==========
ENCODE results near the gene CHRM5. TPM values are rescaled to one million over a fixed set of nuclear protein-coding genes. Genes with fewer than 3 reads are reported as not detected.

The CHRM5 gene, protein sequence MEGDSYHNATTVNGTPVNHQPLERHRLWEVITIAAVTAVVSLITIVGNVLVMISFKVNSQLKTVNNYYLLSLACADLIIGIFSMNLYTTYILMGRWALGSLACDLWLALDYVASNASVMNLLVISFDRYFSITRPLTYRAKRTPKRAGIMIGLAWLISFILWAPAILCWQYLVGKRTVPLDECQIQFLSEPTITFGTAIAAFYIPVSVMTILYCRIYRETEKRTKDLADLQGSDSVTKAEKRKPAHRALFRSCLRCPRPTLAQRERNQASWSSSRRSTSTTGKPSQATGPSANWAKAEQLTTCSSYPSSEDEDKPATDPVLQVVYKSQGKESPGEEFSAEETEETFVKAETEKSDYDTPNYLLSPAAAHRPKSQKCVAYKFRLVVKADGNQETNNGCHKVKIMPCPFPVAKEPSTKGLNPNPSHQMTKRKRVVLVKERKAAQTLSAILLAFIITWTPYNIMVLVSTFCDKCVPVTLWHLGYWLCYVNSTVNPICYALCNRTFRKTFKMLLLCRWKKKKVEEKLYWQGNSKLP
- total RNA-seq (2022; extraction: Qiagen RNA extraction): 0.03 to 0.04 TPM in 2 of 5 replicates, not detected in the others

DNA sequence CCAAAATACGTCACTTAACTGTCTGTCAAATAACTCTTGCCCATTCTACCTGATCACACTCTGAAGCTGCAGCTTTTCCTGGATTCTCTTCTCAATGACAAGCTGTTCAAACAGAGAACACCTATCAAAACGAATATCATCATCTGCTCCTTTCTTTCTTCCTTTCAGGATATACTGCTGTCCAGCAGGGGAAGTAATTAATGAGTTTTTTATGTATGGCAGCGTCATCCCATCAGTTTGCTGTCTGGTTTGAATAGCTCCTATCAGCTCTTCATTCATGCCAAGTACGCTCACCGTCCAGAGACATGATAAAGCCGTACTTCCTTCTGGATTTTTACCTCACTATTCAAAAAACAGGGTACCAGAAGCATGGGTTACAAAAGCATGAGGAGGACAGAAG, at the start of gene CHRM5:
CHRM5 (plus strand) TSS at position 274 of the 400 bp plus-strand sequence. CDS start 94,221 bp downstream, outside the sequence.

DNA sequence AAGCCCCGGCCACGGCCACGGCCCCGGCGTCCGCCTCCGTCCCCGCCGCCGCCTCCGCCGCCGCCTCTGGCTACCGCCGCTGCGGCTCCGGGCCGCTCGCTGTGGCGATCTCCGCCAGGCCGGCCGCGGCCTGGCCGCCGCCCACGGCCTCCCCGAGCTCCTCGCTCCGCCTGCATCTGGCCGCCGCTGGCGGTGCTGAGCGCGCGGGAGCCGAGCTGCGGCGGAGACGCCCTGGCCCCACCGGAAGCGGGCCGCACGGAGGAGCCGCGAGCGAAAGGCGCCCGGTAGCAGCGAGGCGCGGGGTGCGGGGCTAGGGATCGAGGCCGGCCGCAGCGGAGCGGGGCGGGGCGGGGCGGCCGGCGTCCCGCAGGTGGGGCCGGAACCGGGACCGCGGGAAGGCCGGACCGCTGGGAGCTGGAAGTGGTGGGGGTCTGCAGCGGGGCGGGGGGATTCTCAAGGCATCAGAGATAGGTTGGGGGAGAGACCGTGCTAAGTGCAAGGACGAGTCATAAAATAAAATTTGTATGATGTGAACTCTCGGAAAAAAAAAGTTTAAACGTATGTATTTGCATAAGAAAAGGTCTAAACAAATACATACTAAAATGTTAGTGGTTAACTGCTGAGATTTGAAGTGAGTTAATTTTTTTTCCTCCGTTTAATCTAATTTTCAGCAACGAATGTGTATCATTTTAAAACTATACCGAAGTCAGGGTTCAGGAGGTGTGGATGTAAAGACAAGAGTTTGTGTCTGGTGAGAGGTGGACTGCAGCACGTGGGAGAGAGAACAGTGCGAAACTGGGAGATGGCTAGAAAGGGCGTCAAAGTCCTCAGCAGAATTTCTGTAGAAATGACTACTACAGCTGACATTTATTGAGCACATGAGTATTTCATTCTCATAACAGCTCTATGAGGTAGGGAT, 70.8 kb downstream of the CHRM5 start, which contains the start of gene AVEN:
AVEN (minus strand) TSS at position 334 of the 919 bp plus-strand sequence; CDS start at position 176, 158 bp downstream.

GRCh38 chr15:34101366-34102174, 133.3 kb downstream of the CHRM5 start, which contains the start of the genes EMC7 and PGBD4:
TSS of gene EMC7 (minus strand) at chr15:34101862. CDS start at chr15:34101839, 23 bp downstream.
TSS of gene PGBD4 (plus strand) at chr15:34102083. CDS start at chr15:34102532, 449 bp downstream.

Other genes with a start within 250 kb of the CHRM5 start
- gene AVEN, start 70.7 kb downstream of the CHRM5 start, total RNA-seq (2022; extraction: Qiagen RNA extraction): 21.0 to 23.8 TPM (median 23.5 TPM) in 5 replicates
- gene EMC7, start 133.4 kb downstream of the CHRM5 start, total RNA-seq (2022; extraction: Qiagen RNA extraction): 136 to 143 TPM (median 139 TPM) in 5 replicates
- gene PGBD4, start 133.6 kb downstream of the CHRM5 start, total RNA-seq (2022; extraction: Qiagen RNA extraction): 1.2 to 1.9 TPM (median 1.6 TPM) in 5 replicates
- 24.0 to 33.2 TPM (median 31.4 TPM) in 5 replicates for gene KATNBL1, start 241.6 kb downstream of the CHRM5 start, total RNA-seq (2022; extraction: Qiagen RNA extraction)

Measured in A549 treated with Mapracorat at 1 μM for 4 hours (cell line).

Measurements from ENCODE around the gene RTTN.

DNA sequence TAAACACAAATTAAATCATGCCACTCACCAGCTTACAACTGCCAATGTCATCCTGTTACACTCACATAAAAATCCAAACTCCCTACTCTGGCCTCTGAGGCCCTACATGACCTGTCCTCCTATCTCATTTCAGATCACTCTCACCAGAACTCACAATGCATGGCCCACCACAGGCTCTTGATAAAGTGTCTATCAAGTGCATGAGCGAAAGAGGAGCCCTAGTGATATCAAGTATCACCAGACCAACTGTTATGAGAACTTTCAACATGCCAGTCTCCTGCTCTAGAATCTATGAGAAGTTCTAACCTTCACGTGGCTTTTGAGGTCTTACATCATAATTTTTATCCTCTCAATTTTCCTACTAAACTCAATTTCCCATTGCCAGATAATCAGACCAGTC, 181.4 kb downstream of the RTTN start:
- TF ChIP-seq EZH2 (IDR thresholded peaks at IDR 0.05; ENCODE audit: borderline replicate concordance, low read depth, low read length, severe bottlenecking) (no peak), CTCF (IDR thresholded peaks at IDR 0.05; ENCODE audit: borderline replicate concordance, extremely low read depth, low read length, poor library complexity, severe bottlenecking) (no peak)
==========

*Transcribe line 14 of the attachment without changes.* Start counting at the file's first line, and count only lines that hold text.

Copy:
- gene PGBD4, start 133.6 kb downstream of the CHRM5 start, total RNA-seq (2022; extraction: Qiagen RNA extraction): 1.2 to 1.9 TPM (median 1.6 TPM) in 5 replicates